Laurie Cleek v. Great Southern MetalsAnnotate this Case
Laurie CLEEK v. GREAT SOUTHERN METALS
98-738 ___ S.W.2d ___
Supreme Court of Arkansas
Opinion delivered December 10, 1998
1. Workers' compensation -- standard of review -- substantial evidence discussed. -- On appeal of a workers' compensation case from the court of appeals to the supreme court, the evidence is viewed in the light most favorable to the Workers' Compensation Commission's decision, and that decision is affirmed if it is supported by substantial evidence; substantial evidence exists if reasonable minds could have reached the same conclusion.
2. Workers' compensation -- Commission allowed credit for payments made where appellee had controverted entire claim. -- Where the Workers' Compensation Commission found that appellee had controverted appellant's entire claim, determined the medical expenses were reasonably necessary, and gave appellee credit for the medical bills it had already paid, the Commission effectively confirmed and awarded appellant all of her medical expenses.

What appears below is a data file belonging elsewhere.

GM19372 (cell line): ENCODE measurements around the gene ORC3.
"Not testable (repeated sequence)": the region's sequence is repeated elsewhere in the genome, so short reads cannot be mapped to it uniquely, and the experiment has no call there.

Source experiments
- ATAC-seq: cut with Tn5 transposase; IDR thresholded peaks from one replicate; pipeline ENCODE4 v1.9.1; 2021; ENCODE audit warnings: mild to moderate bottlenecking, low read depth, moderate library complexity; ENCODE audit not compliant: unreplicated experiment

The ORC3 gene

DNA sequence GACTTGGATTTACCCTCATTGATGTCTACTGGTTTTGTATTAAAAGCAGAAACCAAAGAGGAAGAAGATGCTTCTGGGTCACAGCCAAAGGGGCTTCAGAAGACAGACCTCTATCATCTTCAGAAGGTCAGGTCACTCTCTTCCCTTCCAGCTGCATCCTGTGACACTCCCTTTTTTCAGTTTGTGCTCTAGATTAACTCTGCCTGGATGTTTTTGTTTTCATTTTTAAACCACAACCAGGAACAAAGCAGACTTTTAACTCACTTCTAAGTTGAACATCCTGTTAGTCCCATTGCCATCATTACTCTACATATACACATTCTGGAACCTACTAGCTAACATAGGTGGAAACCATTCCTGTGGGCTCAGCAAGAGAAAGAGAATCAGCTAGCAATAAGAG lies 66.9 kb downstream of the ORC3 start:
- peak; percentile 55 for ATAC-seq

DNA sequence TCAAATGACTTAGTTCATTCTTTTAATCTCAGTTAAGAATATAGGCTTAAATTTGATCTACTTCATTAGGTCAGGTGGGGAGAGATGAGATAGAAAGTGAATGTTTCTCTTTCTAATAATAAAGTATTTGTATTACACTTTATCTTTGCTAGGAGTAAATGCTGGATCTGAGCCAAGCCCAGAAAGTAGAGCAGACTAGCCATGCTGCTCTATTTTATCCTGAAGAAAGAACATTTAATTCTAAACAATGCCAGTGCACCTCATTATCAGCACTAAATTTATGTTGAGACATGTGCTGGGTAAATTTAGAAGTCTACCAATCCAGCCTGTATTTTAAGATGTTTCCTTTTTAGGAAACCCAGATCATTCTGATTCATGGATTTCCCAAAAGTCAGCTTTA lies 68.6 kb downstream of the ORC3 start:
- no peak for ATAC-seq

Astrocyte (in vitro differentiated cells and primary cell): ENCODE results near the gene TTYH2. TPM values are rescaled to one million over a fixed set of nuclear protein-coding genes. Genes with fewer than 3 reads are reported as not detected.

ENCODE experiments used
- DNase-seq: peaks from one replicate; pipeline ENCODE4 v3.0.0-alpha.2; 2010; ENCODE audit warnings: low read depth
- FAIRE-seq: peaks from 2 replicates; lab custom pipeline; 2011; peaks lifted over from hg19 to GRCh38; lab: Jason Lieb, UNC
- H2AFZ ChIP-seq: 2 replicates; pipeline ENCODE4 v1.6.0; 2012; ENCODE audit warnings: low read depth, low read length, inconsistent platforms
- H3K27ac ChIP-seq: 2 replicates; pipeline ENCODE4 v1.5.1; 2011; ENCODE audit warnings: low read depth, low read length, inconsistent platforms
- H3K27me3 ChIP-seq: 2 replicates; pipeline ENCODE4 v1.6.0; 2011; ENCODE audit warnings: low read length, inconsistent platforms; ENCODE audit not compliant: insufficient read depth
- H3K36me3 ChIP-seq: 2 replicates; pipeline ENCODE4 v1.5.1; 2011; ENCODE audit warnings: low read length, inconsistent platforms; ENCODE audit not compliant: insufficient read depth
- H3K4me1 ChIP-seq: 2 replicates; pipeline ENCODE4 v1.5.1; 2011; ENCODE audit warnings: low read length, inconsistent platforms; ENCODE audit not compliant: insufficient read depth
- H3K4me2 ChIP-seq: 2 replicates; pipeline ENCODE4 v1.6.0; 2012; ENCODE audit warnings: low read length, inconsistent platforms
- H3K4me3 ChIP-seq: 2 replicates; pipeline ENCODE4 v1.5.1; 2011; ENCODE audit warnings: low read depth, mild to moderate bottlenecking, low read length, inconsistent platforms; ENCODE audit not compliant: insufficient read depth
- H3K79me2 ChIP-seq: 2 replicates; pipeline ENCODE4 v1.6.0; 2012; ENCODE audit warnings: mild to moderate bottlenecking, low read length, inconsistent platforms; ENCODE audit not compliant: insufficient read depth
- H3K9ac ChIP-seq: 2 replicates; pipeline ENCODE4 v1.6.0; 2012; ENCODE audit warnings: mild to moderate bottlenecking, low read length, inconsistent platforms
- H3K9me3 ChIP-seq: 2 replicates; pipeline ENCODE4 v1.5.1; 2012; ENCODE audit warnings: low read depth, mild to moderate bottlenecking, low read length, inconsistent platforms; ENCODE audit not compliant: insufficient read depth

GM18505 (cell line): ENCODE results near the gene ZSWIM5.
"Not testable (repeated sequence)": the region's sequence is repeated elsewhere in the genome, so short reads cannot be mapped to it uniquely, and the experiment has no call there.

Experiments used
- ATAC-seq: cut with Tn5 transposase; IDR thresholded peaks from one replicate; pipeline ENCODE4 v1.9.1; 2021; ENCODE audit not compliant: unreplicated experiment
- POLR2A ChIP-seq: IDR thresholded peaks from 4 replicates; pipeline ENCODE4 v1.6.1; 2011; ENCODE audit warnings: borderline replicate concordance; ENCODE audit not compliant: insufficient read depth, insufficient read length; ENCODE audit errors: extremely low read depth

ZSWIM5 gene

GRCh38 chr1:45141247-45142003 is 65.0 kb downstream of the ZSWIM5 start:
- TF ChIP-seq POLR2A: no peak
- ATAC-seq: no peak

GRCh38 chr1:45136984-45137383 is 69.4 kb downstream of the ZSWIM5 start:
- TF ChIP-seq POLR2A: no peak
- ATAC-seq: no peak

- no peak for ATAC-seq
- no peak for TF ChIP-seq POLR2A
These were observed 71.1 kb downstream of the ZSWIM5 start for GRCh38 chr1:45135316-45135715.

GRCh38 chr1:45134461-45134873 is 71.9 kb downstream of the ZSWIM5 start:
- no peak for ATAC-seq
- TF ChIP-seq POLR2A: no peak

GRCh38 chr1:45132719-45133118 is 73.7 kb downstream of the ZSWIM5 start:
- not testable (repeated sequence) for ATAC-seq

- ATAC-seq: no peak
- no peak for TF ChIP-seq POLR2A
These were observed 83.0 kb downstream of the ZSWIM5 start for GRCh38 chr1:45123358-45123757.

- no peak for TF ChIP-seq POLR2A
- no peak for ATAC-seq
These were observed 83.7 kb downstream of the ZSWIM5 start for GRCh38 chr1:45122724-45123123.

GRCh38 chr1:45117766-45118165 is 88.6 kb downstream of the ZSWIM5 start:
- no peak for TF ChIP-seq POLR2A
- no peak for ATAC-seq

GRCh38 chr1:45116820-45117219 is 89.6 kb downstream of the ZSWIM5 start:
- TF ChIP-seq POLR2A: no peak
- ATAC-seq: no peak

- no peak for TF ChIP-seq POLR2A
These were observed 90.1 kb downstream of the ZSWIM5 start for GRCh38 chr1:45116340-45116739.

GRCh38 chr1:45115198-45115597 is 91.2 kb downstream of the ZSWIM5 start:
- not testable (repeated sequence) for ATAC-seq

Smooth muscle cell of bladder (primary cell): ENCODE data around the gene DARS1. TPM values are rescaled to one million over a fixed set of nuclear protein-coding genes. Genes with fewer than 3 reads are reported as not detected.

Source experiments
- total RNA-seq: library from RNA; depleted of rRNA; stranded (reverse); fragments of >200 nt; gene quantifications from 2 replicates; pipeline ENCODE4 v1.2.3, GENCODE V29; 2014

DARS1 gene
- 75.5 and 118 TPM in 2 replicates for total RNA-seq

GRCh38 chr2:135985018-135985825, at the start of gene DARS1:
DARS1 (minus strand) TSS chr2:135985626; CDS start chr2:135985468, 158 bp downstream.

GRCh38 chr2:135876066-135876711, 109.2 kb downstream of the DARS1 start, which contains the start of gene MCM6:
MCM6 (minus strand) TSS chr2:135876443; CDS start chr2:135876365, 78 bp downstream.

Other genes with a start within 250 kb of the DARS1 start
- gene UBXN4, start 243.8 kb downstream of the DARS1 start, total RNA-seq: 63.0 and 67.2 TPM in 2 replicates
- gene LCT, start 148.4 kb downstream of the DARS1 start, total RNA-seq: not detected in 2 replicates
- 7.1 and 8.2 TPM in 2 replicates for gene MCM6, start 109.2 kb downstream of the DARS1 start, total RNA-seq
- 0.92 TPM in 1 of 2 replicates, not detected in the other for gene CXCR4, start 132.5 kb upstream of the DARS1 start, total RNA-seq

3. Attorney & client -- attorney's fees -- legitimate social purposes served by making employer liable. -- Making an employer liable for attorney's fees serves legitimate social purposes such as discouraging oppressive delay in recognition of liability, deterring arbitrary or capricious denial ofclaims, and insuring the ability of necessitous claimants to obtain adequate and competent legal representation; if the fundamental purposes of attorney's fees statutes are to be achieved, it must be considered that their real object is to place the burden of litigation expenses upon the party that made it necessary.